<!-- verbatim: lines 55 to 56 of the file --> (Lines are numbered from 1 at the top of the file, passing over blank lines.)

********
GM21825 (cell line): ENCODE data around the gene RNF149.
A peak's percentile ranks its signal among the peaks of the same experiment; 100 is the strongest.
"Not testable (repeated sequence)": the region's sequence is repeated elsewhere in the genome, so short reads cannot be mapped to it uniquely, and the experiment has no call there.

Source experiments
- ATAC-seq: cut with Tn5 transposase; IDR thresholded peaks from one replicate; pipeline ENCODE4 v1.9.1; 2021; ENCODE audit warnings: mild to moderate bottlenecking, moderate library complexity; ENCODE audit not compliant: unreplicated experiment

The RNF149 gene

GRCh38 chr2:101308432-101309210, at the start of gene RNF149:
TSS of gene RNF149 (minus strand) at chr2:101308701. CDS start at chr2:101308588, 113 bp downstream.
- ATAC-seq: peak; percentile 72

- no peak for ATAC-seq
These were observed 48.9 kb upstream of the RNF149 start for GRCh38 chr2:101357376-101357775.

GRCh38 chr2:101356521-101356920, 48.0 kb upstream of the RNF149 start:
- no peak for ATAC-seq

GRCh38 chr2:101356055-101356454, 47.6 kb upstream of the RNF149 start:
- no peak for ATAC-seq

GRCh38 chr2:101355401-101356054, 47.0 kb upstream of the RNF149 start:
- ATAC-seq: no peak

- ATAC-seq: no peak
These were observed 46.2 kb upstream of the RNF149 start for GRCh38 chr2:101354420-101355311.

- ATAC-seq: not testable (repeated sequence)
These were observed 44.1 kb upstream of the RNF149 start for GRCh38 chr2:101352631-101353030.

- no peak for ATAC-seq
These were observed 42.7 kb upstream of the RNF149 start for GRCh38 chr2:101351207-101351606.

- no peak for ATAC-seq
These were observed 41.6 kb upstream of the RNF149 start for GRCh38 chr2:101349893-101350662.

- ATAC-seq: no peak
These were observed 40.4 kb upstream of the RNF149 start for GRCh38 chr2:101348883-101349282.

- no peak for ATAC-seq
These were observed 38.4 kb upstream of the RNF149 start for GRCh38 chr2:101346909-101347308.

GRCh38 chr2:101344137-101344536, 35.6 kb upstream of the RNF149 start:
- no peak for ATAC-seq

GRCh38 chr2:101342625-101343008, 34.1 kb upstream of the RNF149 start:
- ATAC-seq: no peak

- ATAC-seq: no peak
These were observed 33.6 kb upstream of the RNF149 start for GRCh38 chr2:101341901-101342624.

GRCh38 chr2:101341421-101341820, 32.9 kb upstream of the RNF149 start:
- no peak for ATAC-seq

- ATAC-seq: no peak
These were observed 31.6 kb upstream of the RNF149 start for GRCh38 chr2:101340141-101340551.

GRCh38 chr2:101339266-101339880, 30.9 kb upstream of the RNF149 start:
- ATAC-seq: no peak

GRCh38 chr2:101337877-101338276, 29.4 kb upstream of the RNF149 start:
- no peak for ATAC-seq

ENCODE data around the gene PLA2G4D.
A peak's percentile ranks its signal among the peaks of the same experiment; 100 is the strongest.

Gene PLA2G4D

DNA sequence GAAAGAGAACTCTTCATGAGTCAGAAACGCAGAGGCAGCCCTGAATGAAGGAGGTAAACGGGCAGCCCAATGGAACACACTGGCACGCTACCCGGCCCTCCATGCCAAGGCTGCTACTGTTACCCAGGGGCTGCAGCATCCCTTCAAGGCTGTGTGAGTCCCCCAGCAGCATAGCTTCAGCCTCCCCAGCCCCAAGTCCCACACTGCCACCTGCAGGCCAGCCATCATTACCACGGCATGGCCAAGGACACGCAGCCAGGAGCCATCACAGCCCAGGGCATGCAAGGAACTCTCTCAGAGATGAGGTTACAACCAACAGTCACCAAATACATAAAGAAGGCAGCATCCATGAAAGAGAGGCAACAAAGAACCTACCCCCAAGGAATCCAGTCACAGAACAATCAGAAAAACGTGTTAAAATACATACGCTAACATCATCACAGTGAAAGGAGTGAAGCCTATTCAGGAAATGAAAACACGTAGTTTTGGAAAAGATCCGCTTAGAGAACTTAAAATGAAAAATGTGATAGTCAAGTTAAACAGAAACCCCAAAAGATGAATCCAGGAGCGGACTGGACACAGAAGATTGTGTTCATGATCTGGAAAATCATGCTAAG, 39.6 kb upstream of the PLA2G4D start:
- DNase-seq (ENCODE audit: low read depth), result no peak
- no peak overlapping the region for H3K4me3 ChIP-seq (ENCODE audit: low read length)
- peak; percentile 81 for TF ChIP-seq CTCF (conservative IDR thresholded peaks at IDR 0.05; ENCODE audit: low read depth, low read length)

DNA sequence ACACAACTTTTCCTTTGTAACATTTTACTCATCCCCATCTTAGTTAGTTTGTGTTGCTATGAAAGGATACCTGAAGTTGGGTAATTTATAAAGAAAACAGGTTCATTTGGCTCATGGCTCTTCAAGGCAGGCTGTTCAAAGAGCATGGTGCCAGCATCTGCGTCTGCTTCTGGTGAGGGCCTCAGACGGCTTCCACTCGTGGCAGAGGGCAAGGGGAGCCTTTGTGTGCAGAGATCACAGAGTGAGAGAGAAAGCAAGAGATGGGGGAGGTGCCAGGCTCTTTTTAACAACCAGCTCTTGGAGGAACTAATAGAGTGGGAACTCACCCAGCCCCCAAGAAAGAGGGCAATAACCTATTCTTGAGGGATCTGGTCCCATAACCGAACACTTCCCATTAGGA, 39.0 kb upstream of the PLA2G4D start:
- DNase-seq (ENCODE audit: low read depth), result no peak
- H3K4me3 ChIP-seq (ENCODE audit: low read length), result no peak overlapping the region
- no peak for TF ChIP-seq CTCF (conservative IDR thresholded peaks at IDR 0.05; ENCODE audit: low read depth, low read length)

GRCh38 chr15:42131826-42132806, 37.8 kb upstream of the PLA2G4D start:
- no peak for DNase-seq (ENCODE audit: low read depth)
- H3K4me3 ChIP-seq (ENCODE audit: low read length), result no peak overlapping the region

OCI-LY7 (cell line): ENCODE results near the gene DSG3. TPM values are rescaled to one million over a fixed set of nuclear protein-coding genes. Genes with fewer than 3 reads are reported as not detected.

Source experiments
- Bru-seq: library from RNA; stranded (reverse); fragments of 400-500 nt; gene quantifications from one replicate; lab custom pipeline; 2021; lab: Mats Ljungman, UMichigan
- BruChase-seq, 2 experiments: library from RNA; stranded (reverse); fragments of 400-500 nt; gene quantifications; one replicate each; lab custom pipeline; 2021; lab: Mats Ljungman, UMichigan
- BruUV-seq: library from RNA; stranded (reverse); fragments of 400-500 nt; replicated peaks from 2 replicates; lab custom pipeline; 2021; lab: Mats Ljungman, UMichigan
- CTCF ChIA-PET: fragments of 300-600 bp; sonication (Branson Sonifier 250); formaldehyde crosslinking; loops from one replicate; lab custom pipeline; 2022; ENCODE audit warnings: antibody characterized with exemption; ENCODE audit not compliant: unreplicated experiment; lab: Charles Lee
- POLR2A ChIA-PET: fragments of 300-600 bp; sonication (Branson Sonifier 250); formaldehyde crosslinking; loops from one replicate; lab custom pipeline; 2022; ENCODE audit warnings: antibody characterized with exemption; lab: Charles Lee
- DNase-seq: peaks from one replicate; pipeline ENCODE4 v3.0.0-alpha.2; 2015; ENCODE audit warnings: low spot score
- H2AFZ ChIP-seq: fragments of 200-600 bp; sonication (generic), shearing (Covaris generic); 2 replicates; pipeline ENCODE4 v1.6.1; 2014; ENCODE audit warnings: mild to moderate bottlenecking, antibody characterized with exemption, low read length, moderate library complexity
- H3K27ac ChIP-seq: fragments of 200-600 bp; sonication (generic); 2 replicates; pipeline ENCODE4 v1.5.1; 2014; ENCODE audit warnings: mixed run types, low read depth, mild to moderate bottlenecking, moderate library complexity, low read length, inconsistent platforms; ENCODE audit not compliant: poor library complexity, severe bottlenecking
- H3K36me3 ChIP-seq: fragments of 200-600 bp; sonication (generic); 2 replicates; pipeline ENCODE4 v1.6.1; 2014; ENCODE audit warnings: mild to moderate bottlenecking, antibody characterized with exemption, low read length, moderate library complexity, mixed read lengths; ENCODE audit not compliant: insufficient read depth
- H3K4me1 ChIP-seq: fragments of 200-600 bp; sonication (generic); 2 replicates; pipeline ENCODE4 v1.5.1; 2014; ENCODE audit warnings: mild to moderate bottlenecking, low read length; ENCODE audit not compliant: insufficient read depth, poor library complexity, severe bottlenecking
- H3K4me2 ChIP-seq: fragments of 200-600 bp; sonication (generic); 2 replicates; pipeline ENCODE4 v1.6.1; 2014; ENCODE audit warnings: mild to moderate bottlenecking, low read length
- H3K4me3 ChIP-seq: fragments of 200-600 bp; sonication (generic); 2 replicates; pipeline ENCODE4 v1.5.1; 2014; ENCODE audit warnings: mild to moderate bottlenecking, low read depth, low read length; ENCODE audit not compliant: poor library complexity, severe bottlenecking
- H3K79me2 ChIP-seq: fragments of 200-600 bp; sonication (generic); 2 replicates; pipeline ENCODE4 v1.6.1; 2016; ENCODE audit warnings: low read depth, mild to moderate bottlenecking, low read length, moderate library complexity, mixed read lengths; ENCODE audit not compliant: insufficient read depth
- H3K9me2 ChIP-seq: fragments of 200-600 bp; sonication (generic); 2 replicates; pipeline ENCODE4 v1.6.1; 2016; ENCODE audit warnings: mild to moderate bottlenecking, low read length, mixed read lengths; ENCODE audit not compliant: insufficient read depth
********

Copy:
GRCh38 chr15:42131826-42132806, 37.8 kb upstream of the PLA2G4D start:
- no peak for DNase-seq (ENCODE audit: low read depth)